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Should I Close My Company or Make It Dormant?

Author Lim Wan ErLim Wan Er

6 min read
Running My Business

Choosing between closing your company for good and making it dormant is a huge decision to make. Before taking that step, get to know what the consequences are for each decision. We’re here to help.

Should I Close My Company or Make It Dormant?

Choosing between closing your company for good and making it dormant is a huge decision to make. Before taking that step, get to know what the consequences are for each decision. We’re here to help.

When one door closes, another one opens. If you’re thinking about starting a new venture, we’re here to help you make it official. We can support you with getting the paperwork done to set up your next company in the UK, and assist you with bookkeeping and accounting needs.

What Is A Dormant Company?

According to the Companies House in the UK, your company can be considered to be dormant if it did not engage in ‘significant’ transactions throughout the financial year. To put it simply, if your company is dormant, it means that it did not perform any business transactions at all but is still present and searchable on the Register of Companies at the Companies House.

These significant transactions do not include the following:

  • Filing fees that are paid to the Companies House
  • Penalties for late filing of accounts
  • Money paid for shares when your company was first incorporated.

Take note that even if your company is dormant, you will still need to file information with the Companies House. This applies to all companies that have previously registered with the Companies House.

Why Should I Make My Company Dormant Instead of Closing It?

Well, the first step is to understand what it means for you and your company if you were to leave your company dormant, as opposed to closing it down. This would help you make your decision whether or not to go with this option.

While there are many reasons you would want to take a break from running your company, it also pays to know how making your company dormant is advantageous for you as well.

  1. Save on administration and maintenance cost

Keeping a company dormant means that you are not earning from any business operations that you would be earning if your company was still running. If your company is certified to be dormant by the Companies House, and at the same time qualifies as a ‘small’ company, you are eligible to file ‘dormant accounts’ and you do not have to include an auditor’s report with your filing accounts.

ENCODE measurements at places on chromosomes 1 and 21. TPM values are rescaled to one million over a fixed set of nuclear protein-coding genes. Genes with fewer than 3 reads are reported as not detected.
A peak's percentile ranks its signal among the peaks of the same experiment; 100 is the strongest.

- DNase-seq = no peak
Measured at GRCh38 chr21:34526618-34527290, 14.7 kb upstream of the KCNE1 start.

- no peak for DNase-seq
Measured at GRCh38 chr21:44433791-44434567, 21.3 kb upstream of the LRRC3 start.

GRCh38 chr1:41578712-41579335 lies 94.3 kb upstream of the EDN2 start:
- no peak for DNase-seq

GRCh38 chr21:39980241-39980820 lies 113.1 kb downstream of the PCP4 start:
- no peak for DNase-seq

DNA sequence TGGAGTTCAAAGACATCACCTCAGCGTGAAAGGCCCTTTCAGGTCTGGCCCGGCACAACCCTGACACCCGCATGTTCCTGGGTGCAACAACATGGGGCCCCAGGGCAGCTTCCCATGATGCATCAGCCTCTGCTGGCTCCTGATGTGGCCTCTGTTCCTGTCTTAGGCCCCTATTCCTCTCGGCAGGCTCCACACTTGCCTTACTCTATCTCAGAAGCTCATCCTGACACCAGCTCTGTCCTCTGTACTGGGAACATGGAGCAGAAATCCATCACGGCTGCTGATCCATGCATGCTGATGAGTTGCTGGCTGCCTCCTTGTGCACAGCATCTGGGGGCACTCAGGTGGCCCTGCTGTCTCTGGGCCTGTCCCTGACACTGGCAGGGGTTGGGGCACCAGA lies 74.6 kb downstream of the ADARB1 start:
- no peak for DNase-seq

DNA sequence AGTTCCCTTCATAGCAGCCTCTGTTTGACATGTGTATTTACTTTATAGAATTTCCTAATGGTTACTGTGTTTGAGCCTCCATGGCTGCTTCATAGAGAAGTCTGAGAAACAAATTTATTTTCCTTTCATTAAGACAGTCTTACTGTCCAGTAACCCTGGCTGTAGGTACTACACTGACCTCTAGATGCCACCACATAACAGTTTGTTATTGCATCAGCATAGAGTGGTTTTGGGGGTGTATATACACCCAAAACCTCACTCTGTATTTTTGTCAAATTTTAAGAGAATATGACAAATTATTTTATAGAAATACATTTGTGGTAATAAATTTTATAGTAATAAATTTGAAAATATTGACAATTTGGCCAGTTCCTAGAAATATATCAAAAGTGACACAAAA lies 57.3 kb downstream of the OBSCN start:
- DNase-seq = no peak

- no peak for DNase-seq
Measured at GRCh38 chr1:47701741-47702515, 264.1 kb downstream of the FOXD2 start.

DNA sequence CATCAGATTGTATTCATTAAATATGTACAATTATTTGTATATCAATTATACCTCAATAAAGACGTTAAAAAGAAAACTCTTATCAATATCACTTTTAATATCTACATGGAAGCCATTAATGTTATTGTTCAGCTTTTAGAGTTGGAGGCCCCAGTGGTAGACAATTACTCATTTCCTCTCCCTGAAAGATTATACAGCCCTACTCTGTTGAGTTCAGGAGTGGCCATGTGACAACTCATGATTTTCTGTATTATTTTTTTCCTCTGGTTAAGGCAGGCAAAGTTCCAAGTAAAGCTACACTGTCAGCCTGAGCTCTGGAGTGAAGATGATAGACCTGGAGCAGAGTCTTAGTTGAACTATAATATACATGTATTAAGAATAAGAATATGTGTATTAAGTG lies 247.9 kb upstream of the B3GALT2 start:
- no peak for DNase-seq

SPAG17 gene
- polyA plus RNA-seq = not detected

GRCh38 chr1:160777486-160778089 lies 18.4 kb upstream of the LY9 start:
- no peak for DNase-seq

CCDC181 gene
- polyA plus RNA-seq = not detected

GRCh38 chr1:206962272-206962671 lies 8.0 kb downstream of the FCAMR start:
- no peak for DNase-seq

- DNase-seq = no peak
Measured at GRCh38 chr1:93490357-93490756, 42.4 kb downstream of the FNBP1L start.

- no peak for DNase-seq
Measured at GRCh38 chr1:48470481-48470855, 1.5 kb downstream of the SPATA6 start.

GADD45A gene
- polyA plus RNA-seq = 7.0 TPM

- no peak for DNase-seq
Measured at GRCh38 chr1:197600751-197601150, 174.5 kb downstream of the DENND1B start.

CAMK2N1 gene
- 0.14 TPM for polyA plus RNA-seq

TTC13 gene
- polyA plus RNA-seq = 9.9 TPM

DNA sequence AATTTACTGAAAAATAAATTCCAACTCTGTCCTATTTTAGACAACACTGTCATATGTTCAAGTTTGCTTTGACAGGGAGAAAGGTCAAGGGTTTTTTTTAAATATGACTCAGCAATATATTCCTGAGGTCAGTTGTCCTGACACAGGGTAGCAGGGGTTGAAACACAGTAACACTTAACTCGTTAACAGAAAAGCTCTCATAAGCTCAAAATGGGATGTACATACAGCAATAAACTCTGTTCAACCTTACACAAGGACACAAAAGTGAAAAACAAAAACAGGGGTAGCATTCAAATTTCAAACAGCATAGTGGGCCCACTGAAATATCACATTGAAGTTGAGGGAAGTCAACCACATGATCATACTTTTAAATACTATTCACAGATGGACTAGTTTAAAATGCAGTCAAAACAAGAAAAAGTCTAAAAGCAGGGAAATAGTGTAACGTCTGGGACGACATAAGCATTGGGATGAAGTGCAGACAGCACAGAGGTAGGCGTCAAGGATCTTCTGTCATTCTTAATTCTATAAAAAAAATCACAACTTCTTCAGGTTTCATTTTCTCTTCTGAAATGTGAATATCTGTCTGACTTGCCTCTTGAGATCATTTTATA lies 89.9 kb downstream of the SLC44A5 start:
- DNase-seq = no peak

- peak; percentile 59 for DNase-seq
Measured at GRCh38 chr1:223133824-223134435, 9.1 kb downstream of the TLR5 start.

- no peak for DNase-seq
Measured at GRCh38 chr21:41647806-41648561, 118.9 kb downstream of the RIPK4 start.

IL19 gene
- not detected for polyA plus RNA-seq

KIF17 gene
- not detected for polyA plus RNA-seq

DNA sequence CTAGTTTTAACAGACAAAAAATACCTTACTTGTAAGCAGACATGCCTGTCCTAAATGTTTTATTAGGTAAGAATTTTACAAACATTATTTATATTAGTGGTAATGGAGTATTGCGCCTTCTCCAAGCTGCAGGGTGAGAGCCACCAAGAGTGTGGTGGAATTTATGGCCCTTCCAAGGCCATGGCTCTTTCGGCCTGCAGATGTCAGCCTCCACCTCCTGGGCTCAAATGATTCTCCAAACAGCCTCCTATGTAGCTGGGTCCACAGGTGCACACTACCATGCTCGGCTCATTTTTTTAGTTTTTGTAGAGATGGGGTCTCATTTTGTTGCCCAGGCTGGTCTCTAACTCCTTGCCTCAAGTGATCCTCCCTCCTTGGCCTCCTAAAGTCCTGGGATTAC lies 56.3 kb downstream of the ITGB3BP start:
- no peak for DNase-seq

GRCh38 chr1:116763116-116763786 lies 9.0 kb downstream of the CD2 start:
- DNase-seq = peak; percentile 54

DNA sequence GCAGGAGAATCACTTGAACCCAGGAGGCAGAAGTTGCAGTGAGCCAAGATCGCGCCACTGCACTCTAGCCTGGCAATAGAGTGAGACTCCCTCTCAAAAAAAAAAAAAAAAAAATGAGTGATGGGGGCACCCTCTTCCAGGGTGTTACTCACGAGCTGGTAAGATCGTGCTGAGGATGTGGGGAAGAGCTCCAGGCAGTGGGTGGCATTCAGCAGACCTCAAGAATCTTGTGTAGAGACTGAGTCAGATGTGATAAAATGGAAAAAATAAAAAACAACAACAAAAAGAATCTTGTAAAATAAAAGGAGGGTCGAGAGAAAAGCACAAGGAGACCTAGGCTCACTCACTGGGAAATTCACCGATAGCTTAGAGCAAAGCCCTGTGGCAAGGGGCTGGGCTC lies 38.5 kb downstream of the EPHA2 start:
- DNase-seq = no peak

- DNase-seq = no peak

Your company is considered to be ‘small’ if it fulfils any two of the following criteria:

  • 50 employees or fewer
  • A turnover of £10.2 million or less
  • £5.1 million or less on the balance sheet
  1. Payment of Corporation Tax

For limited companies, once you have informed HM Revenue and Customs (HMRC) that your company is dormant, you do not need to pay Corporation Tax or file another Company Tax Return unless you receive a note to deliver a Company Tax Return. However, keep in mind that you will still need to file annual accounts.

  1. Take time off from running a company

Keeping your company alive but dormant means you can do the following:

  • Take a break for as long as you wish
  • Retire without worrying about company matters
  • Pass on the company to your chosen heir when you want to
  • Go back to working as a full-time employee
  • Take some time off to care for a loved one
  • Recuperate from an illness
  • A sudden need to move abroad temporarily

How Long Can I Keep My Company Dormant?

There is no limit on how long you can keep your company dormant. You can do so for as long as you wish to.

If you are sitting on the fence about whether or not you’ll want to restart your business, keeping your company alive whilst lowering your cost of running it is one option for you.

Benjamin started his design company DesignForAll in January 2005. He has maintained his business operations for 15 years, but he has fallen seriously ill in 2020 and will require a considerable amount of time to recuperate. He has decided to put a hold on his business now but is still deciding whether he should close his company. One of his main concerns is if he can still run the company after full recovery, or if he will choose to lessen his workload and pass the company to his son.

In Benjamin’s case, he can choose to make his company dormant instead of closing it down, as he is still unsure of what route he would take in the future.

How To Make My Company Dormant?

It is fairly simple to make and declare your company dormant.

  1. Inform HMRC that your company is dormant